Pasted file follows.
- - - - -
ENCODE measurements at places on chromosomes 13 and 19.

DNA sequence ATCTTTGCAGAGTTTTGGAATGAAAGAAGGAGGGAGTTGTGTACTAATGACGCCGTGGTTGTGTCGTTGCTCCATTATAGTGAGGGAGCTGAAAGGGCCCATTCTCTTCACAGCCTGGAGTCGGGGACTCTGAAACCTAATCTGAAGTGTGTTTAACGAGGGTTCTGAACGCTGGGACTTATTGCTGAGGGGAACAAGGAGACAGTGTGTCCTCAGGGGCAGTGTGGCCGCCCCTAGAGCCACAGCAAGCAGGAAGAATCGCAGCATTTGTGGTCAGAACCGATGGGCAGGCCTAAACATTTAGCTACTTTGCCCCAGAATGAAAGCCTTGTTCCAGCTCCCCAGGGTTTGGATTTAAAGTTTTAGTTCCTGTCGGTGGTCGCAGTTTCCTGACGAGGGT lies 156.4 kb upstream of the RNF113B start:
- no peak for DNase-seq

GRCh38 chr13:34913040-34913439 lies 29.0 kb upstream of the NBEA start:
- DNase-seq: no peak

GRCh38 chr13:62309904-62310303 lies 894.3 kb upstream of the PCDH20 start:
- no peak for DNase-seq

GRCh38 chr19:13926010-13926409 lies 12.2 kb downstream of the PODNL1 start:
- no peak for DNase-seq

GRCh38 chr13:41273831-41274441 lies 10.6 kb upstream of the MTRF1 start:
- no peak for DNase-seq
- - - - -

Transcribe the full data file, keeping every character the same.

ENCODE measurements at places on chromosomes 13 and 19.

DNA sequence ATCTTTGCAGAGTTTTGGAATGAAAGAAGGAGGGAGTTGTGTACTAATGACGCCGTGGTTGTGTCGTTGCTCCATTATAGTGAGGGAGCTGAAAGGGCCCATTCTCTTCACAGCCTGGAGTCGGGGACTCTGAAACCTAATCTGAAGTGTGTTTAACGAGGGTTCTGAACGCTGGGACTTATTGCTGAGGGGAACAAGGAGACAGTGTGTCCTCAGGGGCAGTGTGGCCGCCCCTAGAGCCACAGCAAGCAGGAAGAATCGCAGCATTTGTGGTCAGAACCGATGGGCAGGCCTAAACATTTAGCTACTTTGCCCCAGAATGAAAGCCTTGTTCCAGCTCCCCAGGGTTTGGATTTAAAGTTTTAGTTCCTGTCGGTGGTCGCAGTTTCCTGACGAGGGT lies 156.4 kb upstream of the RNF113B start:
- no peak for DNase-seq

GRCh38 chr13:34913040-34913439 lies 29.0 kb upstream of the NBEA start:
- DNase-seq: no peak

GRCh38 chr13:62309904-62310303 lies 894.3 kb upstream of the PCDH20 start:
- no peak for DNase-seq

GRCh38 chr19:13926010-13926409 lies 12.2 kb downstream of the PODNL1 start:
- no peak for DNase-seq

GRCh38 chr13:41273831-41274441 lies 10.6 kb upstream of the MTRF1 start:
- no peak for DNase-seq